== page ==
The value of community for writers.

Writers know that writing is for the most part a solitary occupation. There we sit, in our den, office, shed or wherever doing the hard yards, knocking out the words. Line by line, paragraph by paragraph, page by page and chapter by chapter. Then there are the edits, revisions and a whole plethora of activities that draw the process out to the limits of elasticity until at some point, the end means the end.

Book drafted, beta read, copy edited, formatted, printed off and stored in a folder somewhere close to the workspace. The data has been backed up and all that can be done is done, even the dreaded synopsis and blurb.

But still, the writer stands alone. From my experience, with the exception of brief contact through e-mail or some other kind of digital communication to beta readers etc, the whole process has been undertaken without the contact of another soul.

This is why the writer must venture out into the big wide world and make contact with people, situations and nature. Not only will it start to fill up that resource pool of ideas for future work, but it will also make the writer feel that they are part of something bigger than themselves.

It is important that a writer feels “needed,” even if that is just being amongst other writers at writers groups or conferences and so on. Understanding that the process that they have just gone through for perhaps 6 or 9 months is also one that others have been through somehow makes the writer feel part of something bigger than just their work. In doing so, it is likely that someone will share an experience that helps the writer for future projects.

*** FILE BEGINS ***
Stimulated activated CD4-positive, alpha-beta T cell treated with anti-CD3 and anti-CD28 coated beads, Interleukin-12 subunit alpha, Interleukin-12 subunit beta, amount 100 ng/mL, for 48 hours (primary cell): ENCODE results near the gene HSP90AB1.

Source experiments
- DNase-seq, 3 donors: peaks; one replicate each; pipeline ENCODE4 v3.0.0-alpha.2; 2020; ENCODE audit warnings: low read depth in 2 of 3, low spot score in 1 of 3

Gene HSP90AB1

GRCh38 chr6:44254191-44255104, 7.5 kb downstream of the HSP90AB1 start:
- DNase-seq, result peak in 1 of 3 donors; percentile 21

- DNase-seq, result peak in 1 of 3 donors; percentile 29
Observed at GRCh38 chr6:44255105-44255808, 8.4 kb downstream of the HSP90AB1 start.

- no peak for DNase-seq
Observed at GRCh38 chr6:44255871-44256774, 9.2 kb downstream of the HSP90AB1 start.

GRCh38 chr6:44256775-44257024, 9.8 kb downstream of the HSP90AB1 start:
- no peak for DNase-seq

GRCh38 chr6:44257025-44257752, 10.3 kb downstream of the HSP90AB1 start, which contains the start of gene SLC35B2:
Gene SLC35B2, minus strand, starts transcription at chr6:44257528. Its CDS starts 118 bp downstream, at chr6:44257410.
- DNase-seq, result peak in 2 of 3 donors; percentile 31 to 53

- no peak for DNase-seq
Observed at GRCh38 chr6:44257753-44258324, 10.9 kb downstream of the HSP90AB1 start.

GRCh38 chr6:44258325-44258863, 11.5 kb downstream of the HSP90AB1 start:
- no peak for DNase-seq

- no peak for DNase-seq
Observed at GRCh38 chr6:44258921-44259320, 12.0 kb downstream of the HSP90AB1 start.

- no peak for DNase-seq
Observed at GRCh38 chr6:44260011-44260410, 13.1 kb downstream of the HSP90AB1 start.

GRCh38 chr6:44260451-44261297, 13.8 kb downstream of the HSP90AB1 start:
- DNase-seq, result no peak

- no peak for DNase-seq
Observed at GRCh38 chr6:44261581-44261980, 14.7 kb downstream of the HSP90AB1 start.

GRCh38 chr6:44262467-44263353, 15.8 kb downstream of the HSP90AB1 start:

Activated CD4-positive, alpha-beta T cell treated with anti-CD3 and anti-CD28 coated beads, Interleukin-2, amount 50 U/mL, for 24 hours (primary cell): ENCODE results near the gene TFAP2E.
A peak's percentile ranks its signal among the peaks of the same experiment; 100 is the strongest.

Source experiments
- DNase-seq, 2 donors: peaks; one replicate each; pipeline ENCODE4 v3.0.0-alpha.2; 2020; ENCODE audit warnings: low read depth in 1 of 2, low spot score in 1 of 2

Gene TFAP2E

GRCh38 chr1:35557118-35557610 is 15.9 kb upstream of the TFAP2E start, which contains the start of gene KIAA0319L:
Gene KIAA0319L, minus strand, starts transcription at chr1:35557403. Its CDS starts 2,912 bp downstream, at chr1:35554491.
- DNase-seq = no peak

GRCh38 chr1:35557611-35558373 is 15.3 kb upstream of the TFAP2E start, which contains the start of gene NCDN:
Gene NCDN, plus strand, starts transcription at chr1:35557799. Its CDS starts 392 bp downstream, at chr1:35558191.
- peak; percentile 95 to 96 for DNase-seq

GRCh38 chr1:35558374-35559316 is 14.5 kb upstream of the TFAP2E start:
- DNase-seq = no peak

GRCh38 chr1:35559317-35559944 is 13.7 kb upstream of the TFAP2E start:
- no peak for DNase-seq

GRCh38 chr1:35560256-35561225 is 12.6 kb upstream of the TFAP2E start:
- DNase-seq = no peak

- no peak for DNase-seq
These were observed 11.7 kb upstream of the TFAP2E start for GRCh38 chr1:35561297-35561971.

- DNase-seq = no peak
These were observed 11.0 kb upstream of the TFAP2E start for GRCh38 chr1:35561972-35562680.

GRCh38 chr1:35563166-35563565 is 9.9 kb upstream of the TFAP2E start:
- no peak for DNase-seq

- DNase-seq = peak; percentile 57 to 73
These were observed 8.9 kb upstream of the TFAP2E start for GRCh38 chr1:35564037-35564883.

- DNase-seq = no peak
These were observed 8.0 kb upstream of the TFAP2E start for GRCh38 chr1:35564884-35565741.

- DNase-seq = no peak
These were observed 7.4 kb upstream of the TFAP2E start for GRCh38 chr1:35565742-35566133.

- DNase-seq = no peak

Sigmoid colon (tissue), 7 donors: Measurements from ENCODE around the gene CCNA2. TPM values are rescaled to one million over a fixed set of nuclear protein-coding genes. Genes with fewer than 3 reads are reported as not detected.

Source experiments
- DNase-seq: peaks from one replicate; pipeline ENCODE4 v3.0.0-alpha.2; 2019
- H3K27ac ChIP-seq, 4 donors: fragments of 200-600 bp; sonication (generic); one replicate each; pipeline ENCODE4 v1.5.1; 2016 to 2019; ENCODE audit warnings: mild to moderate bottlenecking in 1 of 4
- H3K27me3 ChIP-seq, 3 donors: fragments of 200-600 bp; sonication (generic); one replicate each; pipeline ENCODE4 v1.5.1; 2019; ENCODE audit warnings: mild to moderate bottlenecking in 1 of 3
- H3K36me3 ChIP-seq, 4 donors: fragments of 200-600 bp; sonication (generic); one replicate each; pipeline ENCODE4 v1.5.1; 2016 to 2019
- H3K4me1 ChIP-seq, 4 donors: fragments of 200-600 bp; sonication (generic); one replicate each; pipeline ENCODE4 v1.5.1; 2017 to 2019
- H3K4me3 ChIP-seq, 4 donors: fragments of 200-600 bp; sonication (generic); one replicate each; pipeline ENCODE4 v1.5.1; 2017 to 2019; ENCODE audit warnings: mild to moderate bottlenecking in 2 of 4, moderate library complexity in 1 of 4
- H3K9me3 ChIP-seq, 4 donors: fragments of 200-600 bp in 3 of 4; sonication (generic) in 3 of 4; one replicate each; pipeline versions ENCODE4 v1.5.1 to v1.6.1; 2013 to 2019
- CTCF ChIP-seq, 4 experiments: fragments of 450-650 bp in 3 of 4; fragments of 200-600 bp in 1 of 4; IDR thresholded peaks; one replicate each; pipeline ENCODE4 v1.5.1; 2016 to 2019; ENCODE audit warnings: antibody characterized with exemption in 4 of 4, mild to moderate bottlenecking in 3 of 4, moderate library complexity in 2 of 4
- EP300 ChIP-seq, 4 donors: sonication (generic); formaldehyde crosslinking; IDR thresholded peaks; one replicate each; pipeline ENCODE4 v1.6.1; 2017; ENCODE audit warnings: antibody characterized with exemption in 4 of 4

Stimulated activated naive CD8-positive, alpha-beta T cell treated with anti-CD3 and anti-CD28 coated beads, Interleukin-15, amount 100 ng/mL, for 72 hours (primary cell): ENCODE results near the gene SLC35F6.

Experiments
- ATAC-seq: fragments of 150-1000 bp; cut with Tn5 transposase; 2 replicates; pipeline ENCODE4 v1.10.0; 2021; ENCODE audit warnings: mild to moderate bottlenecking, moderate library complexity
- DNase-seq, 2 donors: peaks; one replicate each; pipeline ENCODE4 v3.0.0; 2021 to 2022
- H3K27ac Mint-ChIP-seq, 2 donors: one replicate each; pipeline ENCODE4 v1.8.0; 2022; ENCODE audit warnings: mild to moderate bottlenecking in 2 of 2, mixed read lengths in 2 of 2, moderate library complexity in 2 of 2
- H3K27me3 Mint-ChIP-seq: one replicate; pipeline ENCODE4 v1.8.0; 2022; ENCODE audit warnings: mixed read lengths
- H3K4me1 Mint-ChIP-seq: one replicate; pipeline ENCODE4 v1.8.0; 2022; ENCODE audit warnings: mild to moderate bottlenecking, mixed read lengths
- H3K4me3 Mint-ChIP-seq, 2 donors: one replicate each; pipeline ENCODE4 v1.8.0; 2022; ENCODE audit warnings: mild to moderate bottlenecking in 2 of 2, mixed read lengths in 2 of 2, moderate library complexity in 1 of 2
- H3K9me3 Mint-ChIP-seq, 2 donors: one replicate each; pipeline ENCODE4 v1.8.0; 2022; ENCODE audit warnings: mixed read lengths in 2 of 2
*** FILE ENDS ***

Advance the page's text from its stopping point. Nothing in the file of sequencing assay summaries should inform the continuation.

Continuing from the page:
Like many things in the world, being part of an understanding and supportive community is at the heart of who we are and what we do.

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About purpleandrew

Andrew, recently diagnosed with Asperger's Syndrome is a 53 year old former geologist always had short hair, suited & booted for work. That all changed when the credit crunch hit. Now a complimentary therapist, hospital radio presenter, and writer. Andrew writes crime thrillers, Young Adult, and fantasy books as well as blogging about writing and other stuff that he feels strongly about.
This entry was posted in editing, fantasy faery story, Fendrels' Tale, freedom, lifestyle, managing your writing, research, reviews, The Handbook of TOP TIPS To Manage Your Writing, The Writers' Summer school Swanwick, Uncategorized, writing and tagged , , , , , , , , , , , , , , , . Bookmark the permalink.

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